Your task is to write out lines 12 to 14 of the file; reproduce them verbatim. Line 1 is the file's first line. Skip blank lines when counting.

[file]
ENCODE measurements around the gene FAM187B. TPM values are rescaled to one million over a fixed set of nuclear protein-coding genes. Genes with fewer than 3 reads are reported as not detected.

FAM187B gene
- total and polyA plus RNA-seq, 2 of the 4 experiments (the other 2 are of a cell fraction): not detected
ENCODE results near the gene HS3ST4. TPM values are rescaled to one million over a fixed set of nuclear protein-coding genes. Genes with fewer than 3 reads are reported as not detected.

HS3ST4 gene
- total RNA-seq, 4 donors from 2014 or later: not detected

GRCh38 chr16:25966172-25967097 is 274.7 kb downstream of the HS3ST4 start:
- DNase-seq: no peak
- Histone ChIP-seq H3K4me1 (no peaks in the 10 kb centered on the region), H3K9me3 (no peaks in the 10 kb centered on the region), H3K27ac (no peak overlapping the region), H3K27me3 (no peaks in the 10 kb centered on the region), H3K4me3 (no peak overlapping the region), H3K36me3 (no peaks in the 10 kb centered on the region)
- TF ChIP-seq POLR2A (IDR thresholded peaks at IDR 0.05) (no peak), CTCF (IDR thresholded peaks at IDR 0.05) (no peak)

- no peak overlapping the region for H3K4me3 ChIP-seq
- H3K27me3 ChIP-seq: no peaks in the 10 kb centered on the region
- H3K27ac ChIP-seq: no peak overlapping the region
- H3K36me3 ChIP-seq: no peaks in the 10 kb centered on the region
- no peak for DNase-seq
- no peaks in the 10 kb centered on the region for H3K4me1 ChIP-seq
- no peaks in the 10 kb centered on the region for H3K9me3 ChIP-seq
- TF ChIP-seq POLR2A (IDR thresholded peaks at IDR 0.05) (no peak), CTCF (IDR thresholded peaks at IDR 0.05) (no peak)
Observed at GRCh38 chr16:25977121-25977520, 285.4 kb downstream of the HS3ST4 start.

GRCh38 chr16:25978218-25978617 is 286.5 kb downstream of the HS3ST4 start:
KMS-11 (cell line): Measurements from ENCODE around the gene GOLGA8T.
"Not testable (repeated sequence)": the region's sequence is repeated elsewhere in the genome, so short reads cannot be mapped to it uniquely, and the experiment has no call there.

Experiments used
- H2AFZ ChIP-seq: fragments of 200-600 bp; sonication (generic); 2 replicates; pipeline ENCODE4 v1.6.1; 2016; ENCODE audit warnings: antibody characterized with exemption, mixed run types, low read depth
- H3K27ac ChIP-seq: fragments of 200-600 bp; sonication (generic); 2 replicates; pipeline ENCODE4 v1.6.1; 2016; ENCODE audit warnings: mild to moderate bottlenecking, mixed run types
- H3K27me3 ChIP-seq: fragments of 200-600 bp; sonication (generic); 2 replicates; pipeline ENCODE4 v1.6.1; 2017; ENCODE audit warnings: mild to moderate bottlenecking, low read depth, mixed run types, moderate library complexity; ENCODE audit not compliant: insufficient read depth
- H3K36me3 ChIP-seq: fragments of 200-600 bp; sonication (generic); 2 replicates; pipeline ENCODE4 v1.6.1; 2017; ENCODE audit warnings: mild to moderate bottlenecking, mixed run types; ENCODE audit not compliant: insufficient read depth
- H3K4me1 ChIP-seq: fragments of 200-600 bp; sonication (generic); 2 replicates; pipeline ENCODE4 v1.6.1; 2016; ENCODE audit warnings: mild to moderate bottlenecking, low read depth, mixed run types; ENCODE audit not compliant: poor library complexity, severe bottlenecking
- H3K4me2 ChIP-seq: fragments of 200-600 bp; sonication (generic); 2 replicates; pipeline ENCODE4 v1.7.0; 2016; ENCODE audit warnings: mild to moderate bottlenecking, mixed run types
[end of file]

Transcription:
- H3K27me3 ChIP-seq: no peaks in the 10 kb centered on the region
- H3K27ac ChIP-seq: no peak overlapping the region
- H3K36me3 ChIP-seq: no peaks in the 10 kb centered on the region